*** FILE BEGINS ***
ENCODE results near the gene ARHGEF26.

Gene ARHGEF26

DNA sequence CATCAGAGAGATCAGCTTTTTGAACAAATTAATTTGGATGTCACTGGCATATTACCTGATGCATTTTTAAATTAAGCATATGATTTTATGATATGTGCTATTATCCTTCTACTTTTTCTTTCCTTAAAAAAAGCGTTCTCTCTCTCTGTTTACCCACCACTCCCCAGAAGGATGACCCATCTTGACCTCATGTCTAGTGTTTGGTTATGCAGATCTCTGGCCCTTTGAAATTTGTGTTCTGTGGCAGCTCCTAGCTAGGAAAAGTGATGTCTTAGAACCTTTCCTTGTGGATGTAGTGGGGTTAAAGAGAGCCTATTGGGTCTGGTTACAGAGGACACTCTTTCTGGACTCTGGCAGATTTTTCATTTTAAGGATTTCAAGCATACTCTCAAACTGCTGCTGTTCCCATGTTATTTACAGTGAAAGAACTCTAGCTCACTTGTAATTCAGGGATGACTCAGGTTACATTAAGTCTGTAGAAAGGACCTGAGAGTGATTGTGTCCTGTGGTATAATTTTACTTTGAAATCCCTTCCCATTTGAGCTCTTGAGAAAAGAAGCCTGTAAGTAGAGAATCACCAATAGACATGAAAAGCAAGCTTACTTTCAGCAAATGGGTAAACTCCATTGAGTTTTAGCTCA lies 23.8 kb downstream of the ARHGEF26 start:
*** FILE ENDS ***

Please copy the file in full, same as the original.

ENCODE results near the gene ARHGEF26.

Gene ARHGEF26

DNA sequence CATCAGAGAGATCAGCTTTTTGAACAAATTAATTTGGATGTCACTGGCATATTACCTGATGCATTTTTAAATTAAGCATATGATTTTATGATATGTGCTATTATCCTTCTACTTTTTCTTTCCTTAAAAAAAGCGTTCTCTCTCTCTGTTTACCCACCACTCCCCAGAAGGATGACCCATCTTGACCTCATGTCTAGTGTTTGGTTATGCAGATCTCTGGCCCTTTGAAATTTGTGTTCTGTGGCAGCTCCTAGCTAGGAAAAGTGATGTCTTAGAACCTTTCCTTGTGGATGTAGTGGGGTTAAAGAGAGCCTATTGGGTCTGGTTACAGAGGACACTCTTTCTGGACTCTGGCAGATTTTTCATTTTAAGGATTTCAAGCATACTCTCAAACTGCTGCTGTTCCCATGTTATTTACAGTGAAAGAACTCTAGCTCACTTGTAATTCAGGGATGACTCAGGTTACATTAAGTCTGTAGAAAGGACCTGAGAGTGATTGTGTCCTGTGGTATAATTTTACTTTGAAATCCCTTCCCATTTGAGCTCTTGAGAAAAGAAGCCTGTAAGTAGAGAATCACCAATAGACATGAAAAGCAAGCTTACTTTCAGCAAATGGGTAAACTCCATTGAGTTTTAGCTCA lies 23.8 kb downstream of the ARHGEF26 start: